Arab League sanctions on Syria threatens its drive to become a thoroughfare for Middle East oil and gas. As recently as July, Syrian officials signed an early-stage agreement with Iran and Iraq for a US$10 billion (Dh36.73bn) pipeline that would transport Iranian natural gas through both countries to Europe.
That followed a preliminary deal between Syria and Iraq to repair an unused pipeline for Iraqi crude oil and build two new ones, with a combined capacity of 2.75 million barrels per day (bpd).
The Arab League sanctions against the Syrian regime puts plans between Syria and Iraq in question. Both are members of the league, although Syria has been suspended. Opening its borders to major pipelines was part of Syria's strategy for broadening its economy, which relies on oil for most of its export income.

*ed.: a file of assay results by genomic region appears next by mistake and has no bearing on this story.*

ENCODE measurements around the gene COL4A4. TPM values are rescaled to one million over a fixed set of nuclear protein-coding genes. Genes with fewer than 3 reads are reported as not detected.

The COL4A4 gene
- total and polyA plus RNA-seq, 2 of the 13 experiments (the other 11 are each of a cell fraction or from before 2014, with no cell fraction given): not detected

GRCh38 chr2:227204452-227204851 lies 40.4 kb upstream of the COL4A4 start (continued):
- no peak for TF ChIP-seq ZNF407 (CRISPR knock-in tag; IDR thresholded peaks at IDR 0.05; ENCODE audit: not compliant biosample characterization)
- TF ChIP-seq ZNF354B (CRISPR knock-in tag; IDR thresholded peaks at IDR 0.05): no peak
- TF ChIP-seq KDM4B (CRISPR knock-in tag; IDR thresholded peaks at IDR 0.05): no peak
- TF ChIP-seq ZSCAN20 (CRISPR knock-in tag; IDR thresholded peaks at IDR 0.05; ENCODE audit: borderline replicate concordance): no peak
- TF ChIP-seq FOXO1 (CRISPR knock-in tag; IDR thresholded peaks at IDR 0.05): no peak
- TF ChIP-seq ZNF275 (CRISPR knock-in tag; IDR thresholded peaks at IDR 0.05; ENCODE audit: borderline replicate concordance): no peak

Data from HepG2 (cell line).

Oil production declined from 546,785 bpd in 2000 to 400,998 bpd last year, according to the US energy information administration, and the few foreign investors left include France's Total as well as Chinese state-owned firms.
Syria has had an increasingly hard time selling the less desirable crude from ageing fields, and an oil embargo issued by the EU in September deprived Syria of a core customer. Meanwhile, other international sanctions have stifled development of refining oil, leading Syria to spend $1bn - about 6 per cent of its GDP - on fuel imports in the first three months of this year alone. "It has both too much and too little oil at the same time," said John Tottie, an analyst with HSBC in Riyadh. "Syria depends on trade to balance this equation, yet sanctions appear to close the door."
Last week Syria was reported to have shipped 600,000 barrels of crude oil to its political ally Iran. That country's state oil company dismissed the report.